Make the Snack a Healthy Treat

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by Patrice on June 27, 2011 · 0 comments

in Snacks

Make The Snack A Healthy Treat

Most single moms give their kids snacks every day. Sometimes it’s between lunch and the evening meal, and sometimes the kids are in the routine of having a light treat before they go to bed. While a treat is always welcomed by the child, many moms have discovered that the treat is a good way to sneak in those extra nutrients that the kids may have been shorted during the day.

It’s best to keep the bedtime snack light, but the mid afternoon snack is fair game as long as it won’t ruin the appetites for dinner. It’s a good time for a smoothie, especially if it offers the opportunity to sneak in some of the raw vegetables you have prepped for dinner.

Crackers with cheese or peanut butter will also help stop little tummies from growling between meals, especially if the kids are able to put the spreads on the crackers themselves. Any cracker that the kids like will do, but the choice that mom picks out in the store offers an added chance to add nutritious value to the snack.

Once kids are used to getting milk and cookies or other sweet treats as a snack, it may be hard to get them to settle for something a bit healthier. The trick is to make it fun. Slices of fruit, cut into fun shapes with a cookie cutter can make kids forget all about the sugar filled treats. Give them a firm plastic straw and chunks of fruit and let them make kabobs.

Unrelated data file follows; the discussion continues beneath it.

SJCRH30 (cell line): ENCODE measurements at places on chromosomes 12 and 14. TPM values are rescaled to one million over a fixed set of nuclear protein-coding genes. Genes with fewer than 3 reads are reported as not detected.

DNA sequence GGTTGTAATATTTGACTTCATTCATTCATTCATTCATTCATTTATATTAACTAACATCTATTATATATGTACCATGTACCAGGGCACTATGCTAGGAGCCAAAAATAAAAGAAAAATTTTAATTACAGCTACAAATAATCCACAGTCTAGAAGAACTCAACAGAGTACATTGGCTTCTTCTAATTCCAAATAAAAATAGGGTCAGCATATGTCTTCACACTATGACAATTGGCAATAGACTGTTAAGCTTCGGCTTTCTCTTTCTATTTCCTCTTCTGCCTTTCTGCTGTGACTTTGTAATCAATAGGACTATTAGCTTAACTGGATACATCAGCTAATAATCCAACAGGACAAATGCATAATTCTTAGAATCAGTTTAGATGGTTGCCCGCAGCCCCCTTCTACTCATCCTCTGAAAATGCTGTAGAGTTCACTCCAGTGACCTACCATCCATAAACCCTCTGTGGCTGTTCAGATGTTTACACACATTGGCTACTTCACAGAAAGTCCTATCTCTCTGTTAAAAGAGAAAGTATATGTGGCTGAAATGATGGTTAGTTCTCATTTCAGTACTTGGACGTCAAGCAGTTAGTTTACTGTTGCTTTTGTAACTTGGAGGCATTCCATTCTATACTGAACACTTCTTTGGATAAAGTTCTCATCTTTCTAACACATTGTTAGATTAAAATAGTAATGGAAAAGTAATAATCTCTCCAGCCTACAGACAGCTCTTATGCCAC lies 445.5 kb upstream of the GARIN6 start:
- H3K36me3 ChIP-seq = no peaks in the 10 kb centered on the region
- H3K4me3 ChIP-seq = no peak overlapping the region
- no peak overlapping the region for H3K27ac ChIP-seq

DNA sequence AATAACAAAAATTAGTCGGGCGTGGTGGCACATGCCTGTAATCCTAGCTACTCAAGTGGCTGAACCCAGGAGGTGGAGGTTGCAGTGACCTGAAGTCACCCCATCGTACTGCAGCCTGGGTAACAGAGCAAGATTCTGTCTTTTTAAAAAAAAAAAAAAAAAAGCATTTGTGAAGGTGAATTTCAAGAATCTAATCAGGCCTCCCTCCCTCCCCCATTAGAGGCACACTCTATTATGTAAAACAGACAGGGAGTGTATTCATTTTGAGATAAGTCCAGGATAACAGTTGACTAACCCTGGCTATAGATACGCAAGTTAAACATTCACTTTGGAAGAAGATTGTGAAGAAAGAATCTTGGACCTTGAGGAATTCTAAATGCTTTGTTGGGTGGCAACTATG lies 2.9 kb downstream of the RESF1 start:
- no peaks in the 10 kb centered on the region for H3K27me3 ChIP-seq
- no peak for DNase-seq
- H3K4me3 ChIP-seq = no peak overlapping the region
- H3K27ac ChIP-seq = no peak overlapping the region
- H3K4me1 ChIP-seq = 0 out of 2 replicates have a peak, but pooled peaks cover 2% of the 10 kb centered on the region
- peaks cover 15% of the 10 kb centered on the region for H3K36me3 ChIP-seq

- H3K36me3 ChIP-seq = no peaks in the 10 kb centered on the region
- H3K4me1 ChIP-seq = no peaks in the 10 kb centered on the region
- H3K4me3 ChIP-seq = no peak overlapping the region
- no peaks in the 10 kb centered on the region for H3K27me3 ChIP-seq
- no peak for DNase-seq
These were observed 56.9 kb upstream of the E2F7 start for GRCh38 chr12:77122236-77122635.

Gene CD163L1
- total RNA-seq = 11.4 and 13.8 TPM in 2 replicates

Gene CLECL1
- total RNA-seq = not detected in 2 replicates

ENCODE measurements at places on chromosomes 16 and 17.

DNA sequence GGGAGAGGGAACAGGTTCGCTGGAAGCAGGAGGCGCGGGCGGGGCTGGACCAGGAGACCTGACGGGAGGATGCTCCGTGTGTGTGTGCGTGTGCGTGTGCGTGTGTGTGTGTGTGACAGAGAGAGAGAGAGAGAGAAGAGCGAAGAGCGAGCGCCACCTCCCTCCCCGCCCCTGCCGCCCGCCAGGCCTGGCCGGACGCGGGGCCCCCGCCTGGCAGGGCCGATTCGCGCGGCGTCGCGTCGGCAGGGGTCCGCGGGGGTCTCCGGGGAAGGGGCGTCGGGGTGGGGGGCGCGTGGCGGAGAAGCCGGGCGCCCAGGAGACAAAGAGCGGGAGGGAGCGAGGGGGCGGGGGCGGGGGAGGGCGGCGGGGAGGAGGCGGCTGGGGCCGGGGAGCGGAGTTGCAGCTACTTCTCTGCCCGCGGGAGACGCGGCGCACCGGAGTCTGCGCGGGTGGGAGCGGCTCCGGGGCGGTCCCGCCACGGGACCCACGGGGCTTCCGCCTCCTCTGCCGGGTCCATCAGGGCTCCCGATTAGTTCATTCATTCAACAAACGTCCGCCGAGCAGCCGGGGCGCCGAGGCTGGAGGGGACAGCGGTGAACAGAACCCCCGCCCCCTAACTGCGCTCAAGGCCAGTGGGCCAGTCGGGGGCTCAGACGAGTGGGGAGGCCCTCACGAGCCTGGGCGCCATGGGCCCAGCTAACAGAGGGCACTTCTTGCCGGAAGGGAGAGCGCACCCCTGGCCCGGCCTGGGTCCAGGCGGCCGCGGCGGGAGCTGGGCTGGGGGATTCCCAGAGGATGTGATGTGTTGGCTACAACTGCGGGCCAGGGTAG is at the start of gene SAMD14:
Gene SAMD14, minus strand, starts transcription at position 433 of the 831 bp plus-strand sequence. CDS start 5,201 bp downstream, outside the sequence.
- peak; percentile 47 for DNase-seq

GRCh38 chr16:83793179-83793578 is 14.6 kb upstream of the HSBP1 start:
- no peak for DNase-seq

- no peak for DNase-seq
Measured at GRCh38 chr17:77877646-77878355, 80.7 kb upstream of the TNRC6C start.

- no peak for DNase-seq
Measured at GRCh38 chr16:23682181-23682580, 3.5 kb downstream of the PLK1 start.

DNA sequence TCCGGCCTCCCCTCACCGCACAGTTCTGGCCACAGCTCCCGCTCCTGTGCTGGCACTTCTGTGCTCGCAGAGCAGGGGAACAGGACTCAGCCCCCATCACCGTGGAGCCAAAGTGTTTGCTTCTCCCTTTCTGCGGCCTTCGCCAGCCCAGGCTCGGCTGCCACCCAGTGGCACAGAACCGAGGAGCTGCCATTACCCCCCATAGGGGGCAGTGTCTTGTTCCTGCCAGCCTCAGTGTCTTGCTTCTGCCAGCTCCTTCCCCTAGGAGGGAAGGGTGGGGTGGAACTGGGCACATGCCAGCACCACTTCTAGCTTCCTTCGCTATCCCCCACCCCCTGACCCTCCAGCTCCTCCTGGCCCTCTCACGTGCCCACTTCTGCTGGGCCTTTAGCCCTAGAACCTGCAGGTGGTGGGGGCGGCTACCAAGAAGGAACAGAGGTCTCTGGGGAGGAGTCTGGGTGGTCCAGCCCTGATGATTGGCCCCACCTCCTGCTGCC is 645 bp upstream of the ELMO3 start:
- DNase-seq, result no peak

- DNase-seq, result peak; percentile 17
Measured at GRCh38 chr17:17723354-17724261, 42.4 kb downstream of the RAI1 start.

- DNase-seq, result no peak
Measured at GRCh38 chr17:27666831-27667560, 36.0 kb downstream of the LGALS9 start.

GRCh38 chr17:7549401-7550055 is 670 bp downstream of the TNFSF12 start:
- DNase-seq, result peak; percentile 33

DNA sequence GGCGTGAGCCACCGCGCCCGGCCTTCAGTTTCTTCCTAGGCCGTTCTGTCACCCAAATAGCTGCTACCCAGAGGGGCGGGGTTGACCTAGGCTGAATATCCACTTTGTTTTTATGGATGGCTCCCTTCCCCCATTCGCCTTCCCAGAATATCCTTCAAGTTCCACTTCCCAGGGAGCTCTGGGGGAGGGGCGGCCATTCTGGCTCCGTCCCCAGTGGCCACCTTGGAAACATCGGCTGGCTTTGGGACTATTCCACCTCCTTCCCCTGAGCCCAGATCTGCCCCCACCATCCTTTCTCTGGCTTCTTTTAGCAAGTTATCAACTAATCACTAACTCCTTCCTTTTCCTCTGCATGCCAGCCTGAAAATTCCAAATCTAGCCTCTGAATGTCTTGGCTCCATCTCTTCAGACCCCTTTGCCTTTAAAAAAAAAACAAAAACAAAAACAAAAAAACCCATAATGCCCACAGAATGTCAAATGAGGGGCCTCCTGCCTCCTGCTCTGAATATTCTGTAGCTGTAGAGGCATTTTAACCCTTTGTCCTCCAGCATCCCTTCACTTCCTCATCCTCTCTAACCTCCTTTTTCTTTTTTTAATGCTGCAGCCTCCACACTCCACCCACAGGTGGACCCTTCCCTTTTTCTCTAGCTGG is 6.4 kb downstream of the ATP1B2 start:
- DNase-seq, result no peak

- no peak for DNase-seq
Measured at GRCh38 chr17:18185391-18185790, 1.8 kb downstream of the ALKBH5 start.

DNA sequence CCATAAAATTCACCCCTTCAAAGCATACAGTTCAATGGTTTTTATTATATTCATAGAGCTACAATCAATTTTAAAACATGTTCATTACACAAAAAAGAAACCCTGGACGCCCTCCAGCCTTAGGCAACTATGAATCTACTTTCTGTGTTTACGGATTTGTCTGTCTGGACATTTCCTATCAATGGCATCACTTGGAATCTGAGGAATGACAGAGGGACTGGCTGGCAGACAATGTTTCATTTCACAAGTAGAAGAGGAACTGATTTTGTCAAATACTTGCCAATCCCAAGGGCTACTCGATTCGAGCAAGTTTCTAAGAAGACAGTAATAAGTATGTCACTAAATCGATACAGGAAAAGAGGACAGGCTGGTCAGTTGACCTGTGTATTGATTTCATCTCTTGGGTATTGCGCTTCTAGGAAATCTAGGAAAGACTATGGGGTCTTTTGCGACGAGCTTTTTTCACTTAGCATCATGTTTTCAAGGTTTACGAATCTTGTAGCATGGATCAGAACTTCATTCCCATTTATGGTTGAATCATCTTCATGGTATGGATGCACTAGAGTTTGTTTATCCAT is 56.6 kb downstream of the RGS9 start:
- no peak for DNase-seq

Cut a sandwich into geometric shapes and have the kids put it together before they start eating it. Hopefully, they’ll enjoy it enough not to notice that you’re attempting to fill them up with nutrition because dinner is going to be late.

You don’t have to prepare the snacks yourself in order for them to be nutritious. A bowl full of purchased baked vegetable chips, especially those labeled low sodium, are an easy snack that the kids will enjoy munching on while they do their homework. String cheese, raisins and even popcorn flavored with herbs instead of salt and butter will satisfy hunger pains and not interfere with the next meal.

Keep track of the snacks and treats the kids are getting throughout the day. If you’re in the habit of giving the kids both an after school snack and a bedtime snack, with a treat to eat on the drive back home after running errands, the kids might be getting more sugar, salt or fat that you realize. If the kids have visited another home for a play date or have been invited out to the matinee, chances are that they’ve been treated to snacks that they’ve forgotten to tell you about.

About Patrice

Patrice Campbell is a freelance writer working from the Denver area. Campbell started her writing career in the 1980’s, working for several Wisconsin local papers as a news, human interest and features writer, as well as a photographer.

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